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Interview with Simon Cross, Director of BRE SiteSmart

I spoke to Simon Cross, Director of SiteSmart at BRE, to gain a better understanding of productivity issues in the construction sector, what BRE is doing to help address these issues and the future of the sector as a whole.

Low productivity was identified as a critical symptom of poor performance of the UK construction sector by the 2016 Farmer Review. Why in your opinion is productivity so low/static in this industry?

In my opinion, there are several reasons for this low productivity. Firstly, the construction sector suffers from low margins (average contractor margins are around 0.8%) which leads to low opportunities for capital investment and low R&D investment. The sector is stuck in a cycle of not having enough capital to reinvest to innovate and do things in a better way, and therefore hasn’t been able to move forward.

Another observation is there is a relatively low entry cost to start a new business in the construction sector with minimal training required. This means the sector is extremely competitive, with thousands of competitors. High competition is a good thing, but has resulted in a self-perpetuating habitual building sector,, where buildings are built again and again in the same way, rather than investing and inventing new ways of building.

I believe there are great opportunities for productivity savings in the construction process, including for labour, time and effort to design. Changes to business models are required to take full advantage of this.

How is BRE helping to address this productivity issue? 

The SiteSmart suite of tools – including YellowJacket, Smartwaste, and our Lean process improvement tool – help to affordably measure characteristics of construction sites. The goal of our tools is to help customers measure data associated with their construction projects, which can then inform them how to make improvements to productivity and to save money. Measurement and improvement tools help to reduce costs and in turn enhance profit margins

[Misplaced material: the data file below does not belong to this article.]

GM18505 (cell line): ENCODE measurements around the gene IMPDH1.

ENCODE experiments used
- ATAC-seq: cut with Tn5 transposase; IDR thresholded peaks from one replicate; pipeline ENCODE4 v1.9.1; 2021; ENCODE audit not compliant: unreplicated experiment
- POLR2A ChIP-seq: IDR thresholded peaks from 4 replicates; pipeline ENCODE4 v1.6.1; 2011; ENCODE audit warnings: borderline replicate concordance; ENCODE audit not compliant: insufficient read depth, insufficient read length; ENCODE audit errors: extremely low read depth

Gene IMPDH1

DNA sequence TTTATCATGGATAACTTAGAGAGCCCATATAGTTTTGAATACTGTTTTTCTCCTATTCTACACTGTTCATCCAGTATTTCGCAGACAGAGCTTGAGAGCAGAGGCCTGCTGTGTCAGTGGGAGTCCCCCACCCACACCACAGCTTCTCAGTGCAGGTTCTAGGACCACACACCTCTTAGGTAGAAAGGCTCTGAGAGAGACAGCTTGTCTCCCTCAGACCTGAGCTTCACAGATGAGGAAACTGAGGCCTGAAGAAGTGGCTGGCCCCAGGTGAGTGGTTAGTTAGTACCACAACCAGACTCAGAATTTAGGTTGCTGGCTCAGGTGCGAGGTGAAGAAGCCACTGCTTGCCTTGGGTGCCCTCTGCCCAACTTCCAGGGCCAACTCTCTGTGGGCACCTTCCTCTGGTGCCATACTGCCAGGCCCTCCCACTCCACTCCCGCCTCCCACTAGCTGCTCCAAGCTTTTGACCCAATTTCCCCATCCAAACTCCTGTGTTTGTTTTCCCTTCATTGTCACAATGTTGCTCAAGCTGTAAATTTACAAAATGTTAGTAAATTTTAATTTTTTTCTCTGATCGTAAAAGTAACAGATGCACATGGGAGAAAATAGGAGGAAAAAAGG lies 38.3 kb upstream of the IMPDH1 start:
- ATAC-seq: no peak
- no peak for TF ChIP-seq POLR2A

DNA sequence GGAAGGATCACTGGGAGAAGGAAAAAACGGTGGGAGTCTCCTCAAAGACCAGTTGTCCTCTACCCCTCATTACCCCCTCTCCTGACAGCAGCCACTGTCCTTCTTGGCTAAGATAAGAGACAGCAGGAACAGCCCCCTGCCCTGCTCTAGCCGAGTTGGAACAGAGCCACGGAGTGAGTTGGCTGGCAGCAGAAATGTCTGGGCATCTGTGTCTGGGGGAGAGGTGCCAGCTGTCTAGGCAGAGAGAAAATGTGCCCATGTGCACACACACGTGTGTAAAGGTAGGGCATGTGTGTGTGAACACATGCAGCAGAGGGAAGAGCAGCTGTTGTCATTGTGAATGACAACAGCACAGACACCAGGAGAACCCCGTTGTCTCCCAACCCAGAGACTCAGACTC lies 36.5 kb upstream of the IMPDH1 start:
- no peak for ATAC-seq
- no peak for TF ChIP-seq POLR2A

For example, our Lean process improvement tools has shown that non-value added time (NVA) can up make up 50-55% of construction time, which shows that there is a lot of room for improvement. This information allows decision makers to identify barriers to productivity, focus on problem areas and refine their processes with an evidence based approach.

What results have customers seen of ways BRE can help them increase/improve productivity? 

Our tools have demonstrated that it is possible to build to a higher spec at no or minimal extra cost, when focusing on process efficiency, lean construction, offsite construction and similar productivity improvement measures.

For example, when using SmartWaste, our data shows that construction projects save an average of £12,000 per project on waste.

What would you like to see within the industry going forwards to improve this issue?

Continued development and uptake of smart construction techniques such as offsite construction, the use of BIM and control systems. BRE has already helped to prove with clear evidence that these techniques save money for construction projects.